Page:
Alynda Lee Segarra fell in love with music in the Bronx. “There was reverb in the hallways so that’s where people were always singing, and that’s what I grew up on,” says Segarra, founder of the New Orleans-based folk band Hurray for the Riff Raff. But Segarra’s rustic, Americana-inspired sound is one she picked up after leaving the Big Apple for a life of hopping freight trains.
“It was actually this subculture I found myself in just from the punk scene in New York,” 26-year-old Segarra says. “I really was at a place where I was 17 and I was running away from home and leaving school, because I was doing so badly in school. And I was just like the definition of confused and lost, and I really felt like that adventure was what I needed to do. I just wanted to really experience life in the most extreme way, basically.
“I found myself in this little world with other young people, who were traveling around, who were just trying to see the country with no money and kind of push themselves to their limits,” Segarra explains. “It was really interesting how some were kicked out and some had chosen to go out on the road. It was a decent mixture of both. I really related to the idea of feeling like I didn’t belong anywhere, and I really wanted to be in constant transit. It made me learn so much about our country, and it led me to the tiniest towns and the smallest roads.”
Segarra’s travels eventually led her to New Orleans, a place so magical she had no qualms about giving up her vagabond ways and calling the city home. “You get on this circuit where you’re hearing about these different places. People were telling me where it’s more travel-friendly, where it’s easier to sleep outside. And people kept telling me [New Orleans] was unlike any other place in America.”
Plus, it didn’t hurt that Segarra could actually afford to plant some roots. “I also learned you could make good money playing music on the street here, and at that point I had been spare-changing,” she says. “I was doing random drug studies, the most random stuff to make money. So then I felt like, ‘Oh, wow. I can earn my money and feel good about what I’m doing.’ It led me down this path of learning how to play music.”
Initially a washboard player, it was the troubadour scene of NoLa that encouraged Segarra musically, even teaching her to play banjo. Then she met Walt McClements, who played on Hurray for the Riff Raff’s earliest EPs. Unlike many young people she’d found in the Big Easy playing traditional jazz and folk, McClements was creating original music. He invited Segarra to play with him at Melvin’s, a tiny bar inside a Pepto-Bismol-pink building on St. Claude. Once she built up her confidence in performing, the songstress decided it was time to hit the road again — but this time her music led her purposefully across the States.
“I just wanted to try to make it work by playing houses, coffee shops, and just kind of like bust ass until we could eventually get to a place like Newport Folk Festival,” Segarra says. “So it took a few years and a lot of touring and a lot of word-of-mouth spreading and making our own CDs. Then after that, ATO [Records] came, and there are all these landmarks of, ‘Wow, I guess I should keep doing this,’ you know? Something would come along right as I thought, ‘Oh God, I have got to go and get a real job.'”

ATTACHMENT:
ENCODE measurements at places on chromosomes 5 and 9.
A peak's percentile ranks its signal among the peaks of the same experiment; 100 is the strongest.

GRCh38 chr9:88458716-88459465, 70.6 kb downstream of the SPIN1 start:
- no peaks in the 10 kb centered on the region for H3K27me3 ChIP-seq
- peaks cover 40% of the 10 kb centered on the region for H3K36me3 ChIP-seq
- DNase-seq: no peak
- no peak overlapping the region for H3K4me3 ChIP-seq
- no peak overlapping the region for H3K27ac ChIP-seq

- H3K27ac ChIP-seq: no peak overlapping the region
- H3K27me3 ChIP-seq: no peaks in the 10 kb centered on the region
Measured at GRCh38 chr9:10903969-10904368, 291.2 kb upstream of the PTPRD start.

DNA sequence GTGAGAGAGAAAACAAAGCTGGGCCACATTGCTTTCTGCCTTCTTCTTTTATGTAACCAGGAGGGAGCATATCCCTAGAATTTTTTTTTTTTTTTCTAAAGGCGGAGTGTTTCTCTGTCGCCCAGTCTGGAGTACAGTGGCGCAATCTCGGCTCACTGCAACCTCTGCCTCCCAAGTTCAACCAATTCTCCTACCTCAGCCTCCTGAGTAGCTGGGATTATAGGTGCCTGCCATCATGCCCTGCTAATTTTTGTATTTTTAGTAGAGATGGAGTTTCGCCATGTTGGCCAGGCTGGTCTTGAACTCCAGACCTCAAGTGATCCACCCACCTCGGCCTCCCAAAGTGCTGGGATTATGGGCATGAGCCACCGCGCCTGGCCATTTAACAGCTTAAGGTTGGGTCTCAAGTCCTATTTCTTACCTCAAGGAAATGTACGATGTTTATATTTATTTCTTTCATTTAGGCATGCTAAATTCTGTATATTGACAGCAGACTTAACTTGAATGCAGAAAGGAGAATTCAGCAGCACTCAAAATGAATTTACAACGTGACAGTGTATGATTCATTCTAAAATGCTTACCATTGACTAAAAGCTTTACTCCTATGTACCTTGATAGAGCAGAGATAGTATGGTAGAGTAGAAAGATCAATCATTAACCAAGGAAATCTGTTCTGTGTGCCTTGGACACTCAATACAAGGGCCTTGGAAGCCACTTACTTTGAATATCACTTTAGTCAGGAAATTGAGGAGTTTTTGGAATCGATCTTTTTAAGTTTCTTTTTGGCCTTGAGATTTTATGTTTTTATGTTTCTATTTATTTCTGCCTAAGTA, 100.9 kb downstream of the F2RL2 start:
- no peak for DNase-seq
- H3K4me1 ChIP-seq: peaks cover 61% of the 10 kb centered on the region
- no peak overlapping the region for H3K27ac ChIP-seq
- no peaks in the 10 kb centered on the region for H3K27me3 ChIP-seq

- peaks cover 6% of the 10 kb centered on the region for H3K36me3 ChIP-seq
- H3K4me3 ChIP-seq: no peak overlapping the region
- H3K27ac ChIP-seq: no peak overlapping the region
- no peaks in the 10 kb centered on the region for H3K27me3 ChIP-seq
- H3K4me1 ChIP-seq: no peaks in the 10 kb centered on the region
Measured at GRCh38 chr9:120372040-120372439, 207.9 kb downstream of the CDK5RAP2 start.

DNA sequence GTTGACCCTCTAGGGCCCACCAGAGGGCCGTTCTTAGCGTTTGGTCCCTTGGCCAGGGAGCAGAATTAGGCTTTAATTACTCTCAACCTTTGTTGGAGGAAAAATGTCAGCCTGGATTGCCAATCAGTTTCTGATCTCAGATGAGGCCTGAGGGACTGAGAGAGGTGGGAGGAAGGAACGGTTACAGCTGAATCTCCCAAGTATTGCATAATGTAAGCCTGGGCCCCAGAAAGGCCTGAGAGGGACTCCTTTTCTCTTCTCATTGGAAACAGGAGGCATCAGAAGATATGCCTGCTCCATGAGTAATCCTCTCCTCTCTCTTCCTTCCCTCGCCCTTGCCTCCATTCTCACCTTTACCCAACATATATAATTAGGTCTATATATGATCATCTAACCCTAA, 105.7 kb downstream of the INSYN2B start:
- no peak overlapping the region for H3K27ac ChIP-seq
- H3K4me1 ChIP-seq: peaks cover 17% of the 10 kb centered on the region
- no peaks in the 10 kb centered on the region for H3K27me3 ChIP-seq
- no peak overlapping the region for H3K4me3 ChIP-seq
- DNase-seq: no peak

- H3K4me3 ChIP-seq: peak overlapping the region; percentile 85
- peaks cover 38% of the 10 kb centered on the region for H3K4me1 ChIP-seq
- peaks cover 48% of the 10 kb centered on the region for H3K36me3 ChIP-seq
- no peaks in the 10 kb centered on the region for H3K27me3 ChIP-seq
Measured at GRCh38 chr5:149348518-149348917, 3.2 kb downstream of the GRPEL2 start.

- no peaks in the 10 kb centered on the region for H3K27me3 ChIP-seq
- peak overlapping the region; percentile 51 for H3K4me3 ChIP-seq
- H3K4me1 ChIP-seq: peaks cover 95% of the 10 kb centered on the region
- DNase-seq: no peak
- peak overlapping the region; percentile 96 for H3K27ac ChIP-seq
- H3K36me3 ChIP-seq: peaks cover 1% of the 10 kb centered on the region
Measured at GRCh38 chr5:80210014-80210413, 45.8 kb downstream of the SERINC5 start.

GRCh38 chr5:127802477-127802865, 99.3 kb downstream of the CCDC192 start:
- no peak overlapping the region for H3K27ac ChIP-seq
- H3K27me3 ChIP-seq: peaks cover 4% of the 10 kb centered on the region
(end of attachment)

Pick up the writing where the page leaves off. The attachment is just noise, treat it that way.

Hurray for the Riff Raff began with Segarra before she eventually added fiddler Yosi Pearlstein, keyboardist Casey McAllister, guitarist Sam Doores, bassist Dan Cutler, and drummer David Jamison. The band released its third full-length this year with Small Town Heroes, the band’s first on the ATO label. The record is full of NoLa scenery. “St. Roch Blues” is a beautifully delicate 1950s-style ode to the New Orleans neighborhood. When Segarra sings, “Bullets are flying from a young man’s hand/ People are dying, no one understands/ And I keep on crying,” she’s lamenting a series of murders that occurred in St. Roch back in 2011.
And “Crash on the Highway” is about driving around on tour, drinking wine on the side of the road, and getting homesick. The line “Take me back home to BJ’s on a Monday night” refers to a dive joint in a part of town called the Bywater. Locals flock to the bar on Mondays for live R&B and free butterbeans and rice. Not surprisingly, some listeners have misinterpreted the line. “We realized later on we should have said ‘BJ’s bar,'” Segarra jokes.
Segarra and company even appeared on HBO’s Treme performing outside a Bywater coffee shop. “Treme was so awesome about bringing local people onto the set,” Segarra says. “They brought me on there a couple of times, and actually it was funny because we were busking, but on TV.”
But Segarra appreciated the series for the way it brought attention to other important New Orleans musicians, the ones who have paved the way for artists like Hurray for the Riff Raff. “I saw a lot of just local characters, local legends who were getting older in age, and then finally they got to be recognized for how much they helped the city just by being themselves,” Segarra says. “It’s such a great use of such a rich music scene, you know?”
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